Albany County Court gives jurors the VIP treatment. We were handled extremely well by court personel who went out of their way to make sure it was a positive experience. After the trial, the judge, Hon. Thomas A. Breslin, visited with us to thank us for our service and answer our questions about the trial. He would not address sentencing, which will not take place until August.
Court can be a lonely place. Our courtroom could accomodate nearly 300 spectators — and every single seat was empty. The defendant stood alone without friends or family. The charges that will send him to prison were not even interesting enough for a reporter to show up.
The whole case hinged on whether we believed the tesimony of an informant who conducted the drug buy. Initially, several jurors harbored doubts about her testimony — but as it turned out, theirs were not reasonable doubts. One would need to believe that she concocted an elaborate scheme to fake her drug buy and frame the defendant, all right under the nose of the police who had her under strict control. Could there have been some sort of conspiracy against the defendant? Yes. Was that a likely scenario? Absolutely not.
Overall, it was a fascinating experience.
Everyone should see what happens during a real trial first hand, if not as a juror then from the gallery. The prosecutor primed us in his openning statement by telling us this would not be like on Law & Order. He was right, it was not. And nothing you’ve ever seen can prepare you for being part of the real deal.
Gary Mercure used his position as a Catholic priest to gain the trust of young boys. And then he raped them. Now he’s going to prison, where he belongs.
What makes this worse is the shadowy involvement of the Roman Catholic Diocese of Albany who, it may be argued, did not do enough when they first heard allegations of Mercure’s crimes. Don’t know about you, but I’m not satisfied with their explanation.
So to prison he goes. Some will say he’s getting off easy.
In 2008, the Supreme Court ruled that the death penalty is an unconstitutional punishment for child rapists. Me? I tend to agree with President Obama, as cited in this 2008 NY Times story:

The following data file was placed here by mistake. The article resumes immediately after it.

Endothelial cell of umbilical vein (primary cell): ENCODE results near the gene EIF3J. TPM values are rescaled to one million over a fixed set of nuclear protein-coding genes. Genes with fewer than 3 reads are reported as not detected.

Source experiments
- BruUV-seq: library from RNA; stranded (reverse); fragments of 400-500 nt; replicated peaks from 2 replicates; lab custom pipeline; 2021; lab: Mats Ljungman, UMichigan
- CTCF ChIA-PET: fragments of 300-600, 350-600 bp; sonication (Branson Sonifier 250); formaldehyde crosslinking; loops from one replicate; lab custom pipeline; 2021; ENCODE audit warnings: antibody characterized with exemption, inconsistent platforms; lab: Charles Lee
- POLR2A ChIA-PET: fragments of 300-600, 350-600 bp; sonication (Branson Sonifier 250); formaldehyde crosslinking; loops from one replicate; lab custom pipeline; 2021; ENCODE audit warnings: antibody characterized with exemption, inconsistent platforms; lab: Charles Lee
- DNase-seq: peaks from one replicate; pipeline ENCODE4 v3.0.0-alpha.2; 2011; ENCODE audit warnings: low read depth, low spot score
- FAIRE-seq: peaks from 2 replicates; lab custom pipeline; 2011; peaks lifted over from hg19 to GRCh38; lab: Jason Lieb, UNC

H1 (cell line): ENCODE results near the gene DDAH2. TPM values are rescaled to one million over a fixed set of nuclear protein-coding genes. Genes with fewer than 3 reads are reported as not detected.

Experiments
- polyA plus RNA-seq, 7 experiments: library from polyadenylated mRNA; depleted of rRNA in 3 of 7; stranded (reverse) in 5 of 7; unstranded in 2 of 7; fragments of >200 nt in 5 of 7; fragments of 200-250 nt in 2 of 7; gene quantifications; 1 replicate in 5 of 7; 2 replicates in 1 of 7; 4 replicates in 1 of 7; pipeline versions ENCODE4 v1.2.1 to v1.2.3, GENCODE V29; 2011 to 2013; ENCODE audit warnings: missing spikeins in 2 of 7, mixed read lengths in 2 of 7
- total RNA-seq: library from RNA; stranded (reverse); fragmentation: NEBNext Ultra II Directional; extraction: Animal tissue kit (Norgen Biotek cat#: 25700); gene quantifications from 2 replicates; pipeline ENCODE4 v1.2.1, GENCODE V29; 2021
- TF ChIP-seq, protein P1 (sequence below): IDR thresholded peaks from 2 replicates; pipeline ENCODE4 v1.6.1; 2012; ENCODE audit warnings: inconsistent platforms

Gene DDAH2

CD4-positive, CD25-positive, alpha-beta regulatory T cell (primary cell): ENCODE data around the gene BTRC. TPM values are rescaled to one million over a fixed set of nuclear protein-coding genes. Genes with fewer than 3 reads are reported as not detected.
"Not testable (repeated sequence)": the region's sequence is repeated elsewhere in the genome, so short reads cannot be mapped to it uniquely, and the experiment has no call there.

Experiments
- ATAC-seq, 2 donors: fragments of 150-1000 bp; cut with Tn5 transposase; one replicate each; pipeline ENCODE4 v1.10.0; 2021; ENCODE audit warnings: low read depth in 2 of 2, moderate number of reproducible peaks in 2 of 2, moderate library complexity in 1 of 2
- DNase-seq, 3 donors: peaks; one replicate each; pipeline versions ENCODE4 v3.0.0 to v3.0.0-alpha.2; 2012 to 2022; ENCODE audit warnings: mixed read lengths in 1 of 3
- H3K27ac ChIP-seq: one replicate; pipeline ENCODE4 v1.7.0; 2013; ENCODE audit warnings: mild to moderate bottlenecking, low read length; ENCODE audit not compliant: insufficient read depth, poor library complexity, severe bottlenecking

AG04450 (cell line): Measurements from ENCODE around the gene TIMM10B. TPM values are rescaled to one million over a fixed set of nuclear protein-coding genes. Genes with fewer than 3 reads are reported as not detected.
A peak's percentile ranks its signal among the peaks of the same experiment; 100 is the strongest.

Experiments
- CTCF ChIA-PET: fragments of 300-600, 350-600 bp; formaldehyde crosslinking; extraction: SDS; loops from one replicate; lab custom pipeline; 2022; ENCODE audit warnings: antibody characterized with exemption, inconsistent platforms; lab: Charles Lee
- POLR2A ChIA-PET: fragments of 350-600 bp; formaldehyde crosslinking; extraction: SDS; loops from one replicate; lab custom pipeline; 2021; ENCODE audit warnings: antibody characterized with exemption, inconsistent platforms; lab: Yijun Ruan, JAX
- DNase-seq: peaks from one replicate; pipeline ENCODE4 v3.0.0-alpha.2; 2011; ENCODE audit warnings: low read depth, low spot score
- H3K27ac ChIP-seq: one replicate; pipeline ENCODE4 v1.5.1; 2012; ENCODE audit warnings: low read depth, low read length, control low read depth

Senator Barack Obama, the presumptive Democratic nominee, said, “I think that the rape of a small child, 6 or 8 years old, is a heinous crime, and if a state makes a decision under narrow, limited, well-defined circumstances, that the death penalty is at least potentially applicable, that does not violate our Constitution.” He added that the Supreme Court should have set conditions for imposing the death penalty for the crime, “but it basically had a blanket prohibition, and I disagree with the decision.”
It’s tempting to compare Gary Mercure to an animal, a dangerous creature who deserves to be treated like a rabid dog. That would be wrong. A rabid dog does not understand the consequences of its actions.
“Hey. You ever go in the supermarket and see all those people buying crap because there’s snow coming?”
This was my same friend who explained how organized crime is behind New York’s construction of all those roundabouts. “You mean the bread and milk and eggs thing?”
“Yeah. You know who makes that happen?”
Uh-oh… here it comes.
“The mob. Everybody knows they control mozzarella cheese. What you don’t know is they’re all over eggs, milk… and bakeries.”
Wait a second. “But those sound like legitimate businesses…”
“They are! But here’s the thing: they get the weather guy on TV to say its going to snow like nuts, and all these people run out and buy things they don’t need. Look at this week. Weatherman says it’s gonna snow and everybody freaks out.”
“Payoffs. Extortion. Threats. Turn the screws on those guys and they’ll say anything. The mob’s got long arms. Forecast calls for two feet of snow, everybody runs to the store, and cha-ching.”
“Cha-freakin-ching, my friend. Cha-freakin-ching.”
It sounded plausible, but that was after a few drinks. Certainly something to think about the next time you make French toast on a snowy day.